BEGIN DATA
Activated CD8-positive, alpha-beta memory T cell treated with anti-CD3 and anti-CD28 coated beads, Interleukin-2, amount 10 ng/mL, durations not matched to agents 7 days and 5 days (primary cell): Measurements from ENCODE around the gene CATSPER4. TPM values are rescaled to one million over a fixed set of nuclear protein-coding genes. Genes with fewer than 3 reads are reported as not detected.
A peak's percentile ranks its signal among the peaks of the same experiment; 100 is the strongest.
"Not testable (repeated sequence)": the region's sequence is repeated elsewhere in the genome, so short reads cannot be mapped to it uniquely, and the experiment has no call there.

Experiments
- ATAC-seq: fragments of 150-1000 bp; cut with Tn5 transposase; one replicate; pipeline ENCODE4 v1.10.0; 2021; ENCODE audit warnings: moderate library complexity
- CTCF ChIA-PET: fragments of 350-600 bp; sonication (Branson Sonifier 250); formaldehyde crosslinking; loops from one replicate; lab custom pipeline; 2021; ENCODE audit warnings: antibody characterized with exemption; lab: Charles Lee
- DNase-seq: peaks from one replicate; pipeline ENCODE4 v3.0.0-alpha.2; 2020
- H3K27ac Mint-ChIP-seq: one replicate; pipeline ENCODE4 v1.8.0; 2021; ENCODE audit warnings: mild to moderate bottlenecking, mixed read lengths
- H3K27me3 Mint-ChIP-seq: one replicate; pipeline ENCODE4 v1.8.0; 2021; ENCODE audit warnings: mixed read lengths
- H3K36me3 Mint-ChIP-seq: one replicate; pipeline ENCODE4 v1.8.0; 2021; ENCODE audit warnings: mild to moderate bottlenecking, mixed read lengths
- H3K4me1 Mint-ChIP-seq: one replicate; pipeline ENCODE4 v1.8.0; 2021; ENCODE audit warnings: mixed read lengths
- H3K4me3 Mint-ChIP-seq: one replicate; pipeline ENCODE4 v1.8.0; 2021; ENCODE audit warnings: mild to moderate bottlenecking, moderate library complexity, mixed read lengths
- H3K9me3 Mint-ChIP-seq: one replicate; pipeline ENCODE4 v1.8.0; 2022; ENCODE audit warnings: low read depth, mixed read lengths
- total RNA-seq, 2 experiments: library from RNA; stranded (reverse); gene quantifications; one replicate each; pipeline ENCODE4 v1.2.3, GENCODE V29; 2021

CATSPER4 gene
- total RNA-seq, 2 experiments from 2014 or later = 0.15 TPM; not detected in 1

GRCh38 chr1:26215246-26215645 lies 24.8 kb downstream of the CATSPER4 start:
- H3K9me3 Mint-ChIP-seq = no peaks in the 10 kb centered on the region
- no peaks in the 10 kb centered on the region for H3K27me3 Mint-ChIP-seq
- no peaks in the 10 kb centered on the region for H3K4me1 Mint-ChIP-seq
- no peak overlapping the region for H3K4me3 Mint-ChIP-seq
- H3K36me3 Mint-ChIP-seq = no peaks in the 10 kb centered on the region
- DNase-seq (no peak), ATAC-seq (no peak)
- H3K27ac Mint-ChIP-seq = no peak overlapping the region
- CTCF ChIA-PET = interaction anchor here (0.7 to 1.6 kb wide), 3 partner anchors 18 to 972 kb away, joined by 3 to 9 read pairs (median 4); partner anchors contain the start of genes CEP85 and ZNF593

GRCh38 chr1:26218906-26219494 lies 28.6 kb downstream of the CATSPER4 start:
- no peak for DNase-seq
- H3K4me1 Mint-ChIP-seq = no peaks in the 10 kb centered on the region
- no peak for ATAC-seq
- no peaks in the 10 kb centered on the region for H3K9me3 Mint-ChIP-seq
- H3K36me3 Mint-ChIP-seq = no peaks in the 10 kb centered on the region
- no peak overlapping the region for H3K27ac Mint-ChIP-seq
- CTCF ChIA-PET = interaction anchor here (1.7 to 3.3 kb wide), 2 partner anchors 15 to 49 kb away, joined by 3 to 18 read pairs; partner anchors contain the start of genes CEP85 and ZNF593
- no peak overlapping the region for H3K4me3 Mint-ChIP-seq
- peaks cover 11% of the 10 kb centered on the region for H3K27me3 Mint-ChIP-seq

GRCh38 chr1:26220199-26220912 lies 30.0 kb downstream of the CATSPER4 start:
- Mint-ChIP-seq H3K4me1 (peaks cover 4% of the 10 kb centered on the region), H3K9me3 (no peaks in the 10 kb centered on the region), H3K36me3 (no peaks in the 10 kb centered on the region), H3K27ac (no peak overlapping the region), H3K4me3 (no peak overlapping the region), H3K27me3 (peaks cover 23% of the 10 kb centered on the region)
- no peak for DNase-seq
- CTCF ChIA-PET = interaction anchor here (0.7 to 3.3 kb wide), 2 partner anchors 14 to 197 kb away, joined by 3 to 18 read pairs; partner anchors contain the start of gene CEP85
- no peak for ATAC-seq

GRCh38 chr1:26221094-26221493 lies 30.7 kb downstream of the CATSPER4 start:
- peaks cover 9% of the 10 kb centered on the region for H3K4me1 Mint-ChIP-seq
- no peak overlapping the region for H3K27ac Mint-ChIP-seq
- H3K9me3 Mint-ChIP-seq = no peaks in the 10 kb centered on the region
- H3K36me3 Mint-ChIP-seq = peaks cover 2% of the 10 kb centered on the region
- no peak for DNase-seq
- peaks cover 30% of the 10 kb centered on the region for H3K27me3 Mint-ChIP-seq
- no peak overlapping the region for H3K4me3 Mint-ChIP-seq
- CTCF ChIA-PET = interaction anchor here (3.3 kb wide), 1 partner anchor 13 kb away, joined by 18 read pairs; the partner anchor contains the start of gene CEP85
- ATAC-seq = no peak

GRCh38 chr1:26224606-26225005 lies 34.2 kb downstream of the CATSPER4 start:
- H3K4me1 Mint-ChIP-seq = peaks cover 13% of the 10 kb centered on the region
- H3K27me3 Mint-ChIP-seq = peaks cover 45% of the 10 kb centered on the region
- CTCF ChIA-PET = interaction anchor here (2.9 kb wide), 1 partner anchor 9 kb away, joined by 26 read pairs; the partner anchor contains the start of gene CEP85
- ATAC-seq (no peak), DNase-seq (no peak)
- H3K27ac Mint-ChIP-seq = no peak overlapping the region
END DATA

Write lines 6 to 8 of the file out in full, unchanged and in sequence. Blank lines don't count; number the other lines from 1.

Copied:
- CTCF ChIA-PET: fragments of 350-600 bp; sonication (Branson Sonifier 250); formaldehyde crosslinking; loops from one replicate; lab custom pipeline; 2021; ENCODE audit warnings: antibody characterized with exemption; lab: Charles Lee
- DNase-seq: peaks from one replicate; pipeline ENCODE4 v3.0.0-alpha.2; 2020
- H3K27ac Mint-ChIP-seq: one replicate; pipeline ENCODE4 v1.8.0; 2021; ENCODE audit warnings: mild to moderate bottlenecking, mixed read lengths